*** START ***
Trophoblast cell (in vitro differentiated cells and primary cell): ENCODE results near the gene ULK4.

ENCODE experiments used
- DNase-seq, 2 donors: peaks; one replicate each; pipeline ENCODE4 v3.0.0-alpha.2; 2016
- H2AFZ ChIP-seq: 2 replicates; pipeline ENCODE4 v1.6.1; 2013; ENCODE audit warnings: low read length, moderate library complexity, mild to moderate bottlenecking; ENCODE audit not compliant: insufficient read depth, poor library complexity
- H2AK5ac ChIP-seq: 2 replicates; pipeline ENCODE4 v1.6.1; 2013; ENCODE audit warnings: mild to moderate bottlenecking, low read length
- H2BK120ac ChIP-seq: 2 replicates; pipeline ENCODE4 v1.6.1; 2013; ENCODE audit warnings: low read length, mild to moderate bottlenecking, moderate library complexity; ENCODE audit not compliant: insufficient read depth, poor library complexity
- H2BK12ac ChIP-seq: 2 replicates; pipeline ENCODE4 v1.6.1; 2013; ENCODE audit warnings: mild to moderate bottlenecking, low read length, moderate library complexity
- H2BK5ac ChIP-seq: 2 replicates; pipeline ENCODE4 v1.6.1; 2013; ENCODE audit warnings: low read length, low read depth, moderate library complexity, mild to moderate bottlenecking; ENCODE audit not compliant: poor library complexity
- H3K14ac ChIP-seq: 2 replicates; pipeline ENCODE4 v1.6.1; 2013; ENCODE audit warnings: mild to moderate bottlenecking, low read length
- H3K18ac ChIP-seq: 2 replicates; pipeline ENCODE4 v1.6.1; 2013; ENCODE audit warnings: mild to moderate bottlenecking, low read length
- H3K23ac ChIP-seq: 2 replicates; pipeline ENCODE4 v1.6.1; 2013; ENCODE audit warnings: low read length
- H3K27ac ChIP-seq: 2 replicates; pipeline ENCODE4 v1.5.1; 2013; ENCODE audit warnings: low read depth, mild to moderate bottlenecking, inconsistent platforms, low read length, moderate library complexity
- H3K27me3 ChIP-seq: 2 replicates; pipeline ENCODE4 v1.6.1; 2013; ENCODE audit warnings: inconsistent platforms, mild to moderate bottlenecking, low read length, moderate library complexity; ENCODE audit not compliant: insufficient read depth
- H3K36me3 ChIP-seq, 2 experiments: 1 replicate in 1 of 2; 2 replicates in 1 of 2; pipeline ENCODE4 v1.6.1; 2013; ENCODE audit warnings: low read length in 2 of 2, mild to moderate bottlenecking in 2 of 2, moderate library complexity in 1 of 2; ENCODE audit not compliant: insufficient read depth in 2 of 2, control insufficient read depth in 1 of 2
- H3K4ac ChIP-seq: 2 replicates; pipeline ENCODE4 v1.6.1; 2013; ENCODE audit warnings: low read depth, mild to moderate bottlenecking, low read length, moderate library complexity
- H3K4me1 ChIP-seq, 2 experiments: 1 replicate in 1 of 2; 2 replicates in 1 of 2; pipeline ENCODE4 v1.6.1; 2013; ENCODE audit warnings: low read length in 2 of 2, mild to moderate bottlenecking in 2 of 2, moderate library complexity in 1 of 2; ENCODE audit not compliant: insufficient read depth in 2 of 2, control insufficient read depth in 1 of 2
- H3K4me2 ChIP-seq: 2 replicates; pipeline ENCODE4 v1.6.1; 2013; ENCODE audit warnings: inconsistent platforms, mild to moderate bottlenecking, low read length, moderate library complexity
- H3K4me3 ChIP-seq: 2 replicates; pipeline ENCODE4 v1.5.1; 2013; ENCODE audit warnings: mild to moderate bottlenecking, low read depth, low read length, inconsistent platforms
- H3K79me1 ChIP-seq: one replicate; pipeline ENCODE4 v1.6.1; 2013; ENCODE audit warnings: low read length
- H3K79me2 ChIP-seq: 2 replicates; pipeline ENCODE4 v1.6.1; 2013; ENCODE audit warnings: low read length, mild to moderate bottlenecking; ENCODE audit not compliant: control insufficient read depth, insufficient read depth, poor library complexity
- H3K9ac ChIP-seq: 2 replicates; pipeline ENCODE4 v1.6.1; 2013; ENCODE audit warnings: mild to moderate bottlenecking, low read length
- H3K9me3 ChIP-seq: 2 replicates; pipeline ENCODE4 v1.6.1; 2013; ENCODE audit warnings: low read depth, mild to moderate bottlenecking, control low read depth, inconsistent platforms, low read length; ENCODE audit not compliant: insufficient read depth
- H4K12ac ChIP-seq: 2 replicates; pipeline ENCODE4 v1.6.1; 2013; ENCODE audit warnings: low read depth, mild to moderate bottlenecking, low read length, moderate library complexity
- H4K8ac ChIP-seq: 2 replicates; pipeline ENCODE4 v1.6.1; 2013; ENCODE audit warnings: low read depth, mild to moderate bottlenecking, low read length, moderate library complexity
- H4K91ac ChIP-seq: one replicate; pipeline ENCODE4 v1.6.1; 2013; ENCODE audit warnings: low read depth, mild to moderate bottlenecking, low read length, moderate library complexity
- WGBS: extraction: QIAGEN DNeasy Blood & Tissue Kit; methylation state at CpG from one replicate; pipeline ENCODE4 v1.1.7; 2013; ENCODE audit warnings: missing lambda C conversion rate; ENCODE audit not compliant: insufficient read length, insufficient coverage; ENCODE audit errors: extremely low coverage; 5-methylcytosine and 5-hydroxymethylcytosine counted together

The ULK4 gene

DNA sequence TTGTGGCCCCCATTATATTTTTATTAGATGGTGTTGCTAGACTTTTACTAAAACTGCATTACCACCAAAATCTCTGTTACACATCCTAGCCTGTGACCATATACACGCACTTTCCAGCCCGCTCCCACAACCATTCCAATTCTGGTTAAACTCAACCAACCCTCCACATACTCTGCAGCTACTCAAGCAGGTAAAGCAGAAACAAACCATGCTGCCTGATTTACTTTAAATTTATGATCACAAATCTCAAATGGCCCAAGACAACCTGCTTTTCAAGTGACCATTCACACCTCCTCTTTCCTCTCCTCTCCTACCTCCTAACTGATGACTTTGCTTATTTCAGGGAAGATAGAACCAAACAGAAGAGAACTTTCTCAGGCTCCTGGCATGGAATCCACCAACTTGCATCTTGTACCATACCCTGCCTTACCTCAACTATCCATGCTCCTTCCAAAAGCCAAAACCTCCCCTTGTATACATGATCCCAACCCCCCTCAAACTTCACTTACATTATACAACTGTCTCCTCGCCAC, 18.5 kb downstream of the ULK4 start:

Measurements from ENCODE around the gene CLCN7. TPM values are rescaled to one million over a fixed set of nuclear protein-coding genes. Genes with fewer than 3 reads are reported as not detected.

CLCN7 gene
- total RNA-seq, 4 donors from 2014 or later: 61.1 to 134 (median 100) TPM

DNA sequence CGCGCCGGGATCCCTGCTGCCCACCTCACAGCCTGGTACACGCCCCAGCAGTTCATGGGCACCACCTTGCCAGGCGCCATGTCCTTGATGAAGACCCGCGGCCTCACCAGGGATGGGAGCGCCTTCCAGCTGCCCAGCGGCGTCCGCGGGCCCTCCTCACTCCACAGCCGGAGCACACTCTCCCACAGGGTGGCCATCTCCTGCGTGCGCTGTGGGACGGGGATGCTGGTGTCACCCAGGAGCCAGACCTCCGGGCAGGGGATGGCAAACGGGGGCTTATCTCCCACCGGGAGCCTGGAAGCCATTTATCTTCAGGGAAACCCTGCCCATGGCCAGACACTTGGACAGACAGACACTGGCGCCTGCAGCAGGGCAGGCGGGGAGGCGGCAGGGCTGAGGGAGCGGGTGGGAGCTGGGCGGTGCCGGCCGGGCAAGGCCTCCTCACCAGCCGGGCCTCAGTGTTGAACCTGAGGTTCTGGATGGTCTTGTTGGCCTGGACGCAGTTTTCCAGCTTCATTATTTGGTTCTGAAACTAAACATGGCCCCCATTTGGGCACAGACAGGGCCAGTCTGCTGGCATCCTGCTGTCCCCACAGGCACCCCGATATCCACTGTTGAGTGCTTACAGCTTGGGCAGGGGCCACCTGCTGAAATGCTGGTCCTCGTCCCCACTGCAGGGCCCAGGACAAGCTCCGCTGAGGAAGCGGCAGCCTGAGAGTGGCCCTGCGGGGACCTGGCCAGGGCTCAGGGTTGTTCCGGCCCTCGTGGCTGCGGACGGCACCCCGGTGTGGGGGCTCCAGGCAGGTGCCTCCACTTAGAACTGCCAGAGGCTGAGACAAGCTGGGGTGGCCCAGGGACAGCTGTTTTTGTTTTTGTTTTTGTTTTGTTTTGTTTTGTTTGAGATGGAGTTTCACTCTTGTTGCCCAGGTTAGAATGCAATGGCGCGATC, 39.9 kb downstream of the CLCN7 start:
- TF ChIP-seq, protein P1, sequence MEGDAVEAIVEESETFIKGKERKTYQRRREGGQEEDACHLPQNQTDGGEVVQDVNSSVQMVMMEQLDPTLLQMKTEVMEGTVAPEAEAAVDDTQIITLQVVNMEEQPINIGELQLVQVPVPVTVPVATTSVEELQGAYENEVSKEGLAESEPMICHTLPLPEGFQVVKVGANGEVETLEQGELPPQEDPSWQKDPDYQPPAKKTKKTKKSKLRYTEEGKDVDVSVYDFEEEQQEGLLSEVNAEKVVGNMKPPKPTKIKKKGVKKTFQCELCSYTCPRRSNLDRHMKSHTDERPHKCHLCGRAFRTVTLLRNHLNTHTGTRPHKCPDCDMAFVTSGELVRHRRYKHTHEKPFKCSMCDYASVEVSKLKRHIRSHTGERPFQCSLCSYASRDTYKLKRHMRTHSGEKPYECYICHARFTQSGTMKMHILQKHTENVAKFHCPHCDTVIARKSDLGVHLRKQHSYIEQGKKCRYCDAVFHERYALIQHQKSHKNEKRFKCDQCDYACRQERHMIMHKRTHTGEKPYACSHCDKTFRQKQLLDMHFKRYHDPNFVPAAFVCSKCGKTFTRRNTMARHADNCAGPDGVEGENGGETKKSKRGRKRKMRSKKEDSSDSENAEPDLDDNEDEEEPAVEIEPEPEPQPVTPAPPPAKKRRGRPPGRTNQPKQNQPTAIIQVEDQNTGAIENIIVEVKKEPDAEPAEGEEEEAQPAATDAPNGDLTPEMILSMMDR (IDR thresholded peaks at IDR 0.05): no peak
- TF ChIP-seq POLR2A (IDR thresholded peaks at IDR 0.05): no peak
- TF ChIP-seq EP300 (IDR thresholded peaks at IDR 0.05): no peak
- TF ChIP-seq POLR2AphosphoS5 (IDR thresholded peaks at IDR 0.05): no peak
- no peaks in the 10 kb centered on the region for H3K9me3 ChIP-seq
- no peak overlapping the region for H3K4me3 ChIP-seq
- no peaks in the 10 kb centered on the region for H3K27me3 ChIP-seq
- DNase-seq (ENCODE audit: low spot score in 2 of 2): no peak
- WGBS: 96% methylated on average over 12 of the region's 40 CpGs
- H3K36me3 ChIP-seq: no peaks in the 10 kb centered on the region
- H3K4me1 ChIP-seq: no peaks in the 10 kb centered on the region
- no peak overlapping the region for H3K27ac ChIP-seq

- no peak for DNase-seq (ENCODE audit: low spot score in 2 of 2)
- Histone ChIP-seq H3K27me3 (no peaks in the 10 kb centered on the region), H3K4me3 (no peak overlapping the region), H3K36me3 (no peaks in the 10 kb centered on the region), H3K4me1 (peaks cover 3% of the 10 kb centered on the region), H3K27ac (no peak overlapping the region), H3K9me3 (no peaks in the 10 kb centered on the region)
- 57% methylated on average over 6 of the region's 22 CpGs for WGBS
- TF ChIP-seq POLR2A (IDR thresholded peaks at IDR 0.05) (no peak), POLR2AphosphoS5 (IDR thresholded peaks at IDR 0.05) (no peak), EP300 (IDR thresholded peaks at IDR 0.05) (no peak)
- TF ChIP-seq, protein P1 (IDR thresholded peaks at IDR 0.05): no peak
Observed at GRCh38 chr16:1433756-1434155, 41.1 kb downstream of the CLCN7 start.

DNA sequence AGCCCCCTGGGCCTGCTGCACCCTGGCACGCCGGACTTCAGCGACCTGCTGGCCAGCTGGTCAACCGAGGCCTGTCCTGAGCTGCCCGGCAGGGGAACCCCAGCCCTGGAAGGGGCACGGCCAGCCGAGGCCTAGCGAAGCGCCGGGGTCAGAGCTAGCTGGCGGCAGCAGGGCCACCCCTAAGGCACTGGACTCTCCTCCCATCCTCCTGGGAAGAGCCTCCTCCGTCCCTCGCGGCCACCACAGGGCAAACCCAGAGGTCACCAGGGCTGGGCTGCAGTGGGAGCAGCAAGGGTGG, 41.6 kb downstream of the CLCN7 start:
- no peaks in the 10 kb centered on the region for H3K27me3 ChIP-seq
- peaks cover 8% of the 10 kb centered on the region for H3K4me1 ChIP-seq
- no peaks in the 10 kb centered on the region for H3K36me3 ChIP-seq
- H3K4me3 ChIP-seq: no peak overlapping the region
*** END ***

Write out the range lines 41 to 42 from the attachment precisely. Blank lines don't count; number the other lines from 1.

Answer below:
- WGBS: 96% methylated on average over 12 of the region's 40 CpGs
- H3K36me3 ChIP-seq: no peaks in the 10 kb centered on the region